Get a whiff of this beaut

Photos from: here and here

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#910 When you arrive at your destination just as a great song ends on the radio

There’s really nothing like pulling up in the driveway and shutting off the engine just as that final cymbal crashes or that wailing guitar solo slowly fades into perfect silence. If you time it just right, you’ll miss the start of the commercials, and you’ll be dutifully rewarded with the song replaying itself in your head all day.


Photo from: here

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#911 Getting served breakfast in bed

Notice the chocolate. Dessert at breakfast is a winner.

Maybe it’s Mother’s Day at 7:30am and your kids wake you up with a plate of cold toast, runny eggs, and a short glass of lukewarm OJ. Sure, it may not be the best-tasting meal in the world, and yeah, you might fill your sheets with crumbs, but don’t tell me getting served breakfast isn’t the greatest.

I mean, there you were just sleeping there. And someone else said “Let’s go downstairs and cook up our best possible meal, toss it on a tray, and bring it upstairs and serve it to you.” Yes, serve it to you! Cook it up and set it up and serve it to you. I have to say you’re pretty lucky if this happens to you.

Plus, breakfast in bed can also help accomplish the exotic get up and eat up and get back down move, a brilliant Saturday or Sunday feat that involves filling your belly with breakfast and then immediately crashing back into a post fiesta siesta. Yes, it’s a great feeling to go back to bed with that full stomach. And who knows? Maybe there’s a lunch in bed just waiting for you on the other side of those sleepy dreams. But really, it’s a good question — has anyone ever actually scored lunch in bed? If so, I’m pretty sure they win the World’s Greatest Day Ever contest.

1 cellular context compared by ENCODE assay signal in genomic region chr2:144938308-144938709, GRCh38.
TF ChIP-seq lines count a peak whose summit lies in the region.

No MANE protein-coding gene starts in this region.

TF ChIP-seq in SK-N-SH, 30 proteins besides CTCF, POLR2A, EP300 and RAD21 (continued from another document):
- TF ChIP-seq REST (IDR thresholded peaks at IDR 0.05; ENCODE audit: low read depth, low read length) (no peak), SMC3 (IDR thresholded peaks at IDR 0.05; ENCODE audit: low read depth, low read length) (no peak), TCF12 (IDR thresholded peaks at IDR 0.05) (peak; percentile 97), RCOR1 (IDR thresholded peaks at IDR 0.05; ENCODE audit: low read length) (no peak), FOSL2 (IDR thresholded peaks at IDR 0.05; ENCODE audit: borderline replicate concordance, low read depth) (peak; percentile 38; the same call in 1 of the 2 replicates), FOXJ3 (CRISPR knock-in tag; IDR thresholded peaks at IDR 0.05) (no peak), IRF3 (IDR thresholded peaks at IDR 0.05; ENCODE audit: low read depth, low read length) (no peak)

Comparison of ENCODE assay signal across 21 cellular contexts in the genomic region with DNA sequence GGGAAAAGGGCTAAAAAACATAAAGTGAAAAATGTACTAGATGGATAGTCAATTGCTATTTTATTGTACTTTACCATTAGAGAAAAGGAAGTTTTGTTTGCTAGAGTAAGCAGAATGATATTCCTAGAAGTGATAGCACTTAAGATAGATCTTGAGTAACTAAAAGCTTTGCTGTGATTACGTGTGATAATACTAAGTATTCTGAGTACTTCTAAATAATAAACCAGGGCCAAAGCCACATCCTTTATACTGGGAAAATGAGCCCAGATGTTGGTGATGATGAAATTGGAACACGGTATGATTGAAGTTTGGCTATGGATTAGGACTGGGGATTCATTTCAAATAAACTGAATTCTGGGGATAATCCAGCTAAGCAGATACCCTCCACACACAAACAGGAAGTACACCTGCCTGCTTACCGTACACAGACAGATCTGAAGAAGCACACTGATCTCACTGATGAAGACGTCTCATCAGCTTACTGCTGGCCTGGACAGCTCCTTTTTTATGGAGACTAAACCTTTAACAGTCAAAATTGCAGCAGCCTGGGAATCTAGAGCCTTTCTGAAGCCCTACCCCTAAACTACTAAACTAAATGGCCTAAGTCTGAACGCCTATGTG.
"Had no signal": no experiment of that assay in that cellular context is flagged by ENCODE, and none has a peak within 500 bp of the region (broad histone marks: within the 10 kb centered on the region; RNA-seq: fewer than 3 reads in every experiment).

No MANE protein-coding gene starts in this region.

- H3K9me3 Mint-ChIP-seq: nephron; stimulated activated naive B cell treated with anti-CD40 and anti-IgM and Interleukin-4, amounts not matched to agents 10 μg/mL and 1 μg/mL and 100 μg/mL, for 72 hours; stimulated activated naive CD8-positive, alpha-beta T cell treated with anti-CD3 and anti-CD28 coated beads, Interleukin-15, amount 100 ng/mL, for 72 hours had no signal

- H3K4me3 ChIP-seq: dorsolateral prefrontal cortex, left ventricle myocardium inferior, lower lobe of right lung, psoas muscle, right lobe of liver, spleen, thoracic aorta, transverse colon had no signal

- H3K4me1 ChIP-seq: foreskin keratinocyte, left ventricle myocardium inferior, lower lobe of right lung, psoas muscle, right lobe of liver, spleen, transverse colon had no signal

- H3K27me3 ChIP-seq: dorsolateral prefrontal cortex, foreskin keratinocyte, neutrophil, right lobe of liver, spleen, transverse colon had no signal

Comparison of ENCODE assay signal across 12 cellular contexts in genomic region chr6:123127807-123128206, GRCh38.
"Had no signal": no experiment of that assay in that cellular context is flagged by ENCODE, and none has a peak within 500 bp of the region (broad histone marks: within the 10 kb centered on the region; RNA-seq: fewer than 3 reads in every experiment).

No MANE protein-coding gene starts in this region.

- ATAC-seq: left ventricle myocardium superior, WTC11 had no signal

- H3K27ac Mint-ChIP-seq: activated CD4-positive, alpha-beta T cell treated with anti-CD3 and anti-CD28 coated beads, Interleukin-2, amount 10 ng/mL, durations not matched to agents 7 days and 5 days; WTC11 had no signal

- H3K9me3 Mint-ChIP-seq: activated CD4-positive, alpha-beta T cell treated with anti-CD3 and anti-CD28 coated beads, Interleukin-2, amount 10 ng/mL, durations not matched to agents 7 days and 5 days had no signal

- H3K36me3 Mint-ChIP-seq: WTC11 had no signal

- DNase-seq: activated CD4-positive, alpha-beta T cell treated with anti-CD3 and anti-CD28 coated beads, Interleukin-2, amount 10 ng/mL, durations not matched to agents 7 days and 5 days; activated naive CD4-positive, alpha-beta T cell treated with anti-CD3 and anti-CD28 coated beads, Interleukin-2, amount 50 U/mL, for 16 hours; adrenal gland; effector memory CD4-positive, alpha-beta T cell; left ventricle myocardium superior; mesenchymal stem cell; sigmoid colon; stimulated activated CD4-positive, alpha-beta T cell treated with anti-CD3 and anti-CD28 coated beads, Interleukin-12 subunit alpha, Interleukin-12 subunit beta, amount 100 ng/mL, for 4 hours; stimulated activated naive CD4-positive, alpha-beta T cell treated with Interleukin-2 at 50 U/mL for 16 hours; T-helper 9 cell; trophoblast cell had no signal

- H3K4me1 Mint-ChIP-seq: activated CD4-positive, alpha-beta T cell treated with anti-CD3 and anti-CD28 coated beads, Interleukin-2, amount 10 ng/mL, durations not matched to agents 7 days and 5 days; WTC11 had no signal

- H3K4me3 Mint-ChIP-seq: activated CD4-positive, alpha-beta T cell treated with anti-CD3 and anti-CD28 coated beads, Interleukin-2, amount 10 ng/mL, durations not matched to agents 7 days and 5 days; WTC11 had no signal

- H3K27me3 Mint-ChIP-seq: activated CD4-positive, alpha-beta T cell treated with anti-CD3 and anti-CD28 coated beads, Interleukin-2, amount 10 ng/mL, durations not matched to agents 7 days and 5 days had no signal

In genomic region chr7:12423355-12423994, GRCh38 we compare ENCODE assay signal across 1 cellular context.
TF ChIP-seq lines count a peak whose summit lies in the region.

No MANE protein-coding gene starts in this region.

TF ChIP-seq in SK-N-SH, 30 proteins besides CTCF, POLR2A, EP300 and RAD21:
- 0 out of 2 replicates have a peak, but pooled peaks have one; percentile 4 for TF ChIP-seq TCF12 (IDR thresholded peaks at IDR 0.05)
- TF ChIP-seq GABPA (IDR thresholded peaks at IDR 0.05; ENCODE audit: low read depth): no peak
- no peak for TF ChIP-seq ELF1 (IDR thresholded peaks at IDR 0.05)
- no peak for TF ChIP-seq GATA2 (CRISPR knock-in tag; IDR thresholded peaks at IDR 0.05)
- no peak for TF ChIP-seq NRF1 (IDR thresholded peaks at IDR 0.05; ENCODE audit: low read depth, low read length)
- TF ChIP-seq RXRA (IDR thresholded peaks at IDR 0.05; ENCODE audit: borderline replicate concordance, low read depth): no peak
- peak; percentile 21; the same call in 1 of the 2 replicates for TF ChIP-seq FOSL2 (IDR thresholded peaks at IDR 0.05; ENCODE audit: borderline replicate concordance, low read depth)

Now, the Trump Card for turning a good breakfast in bed into a great one is when it includes one or more of the following:

  • One of those tiny, miniature glass bottles of ketchup or jam
  • A homemade greeting card wishing you a Happy Mother’s Day or Happy Birthday
  • A breakfast dessert of any kind
  • Butter painstakingly carved into a perfect sphere
  • Cute, restaurant-style folded up napkins

Because let’s be honest, people. We sure do love eating. We sure do love sleeping. And breakfast in bed is the closest we get to combining both at the same time. And around here, you know what we think of that.

Say it with me now.


It's not wasteful. You can recycle it!

Photos from: here and here

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#912 Hanging your hand out the window of a car

On a warm, sunny day, driving in a car with the window open and your hair whipping around everywhere, what’s better than letting your hand slip safely out that window and letting it wildly roller-coaster against the wind?

You know how it is: that speeding car creates a strong and forceful wind pocket that’s fun to ride, and as you let it slip and slide across your fingers, you can kind of close your eyes and pretend you’re just flying along.


Photo from: here

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#913 Having a whole row by yourself on the plane

It was like a mirage.

There I was, a few years ago, sitting in the middle seat of a plane set for take off, and there sat an empty aisle seat to my right. I was belted in and cramped and it just sat there vacant, while overhead bins were slamming shut, flight attendents were bringing out blankets, and people started thumbing mindlessly through inflight magazine articles about exotic hotel lobbies.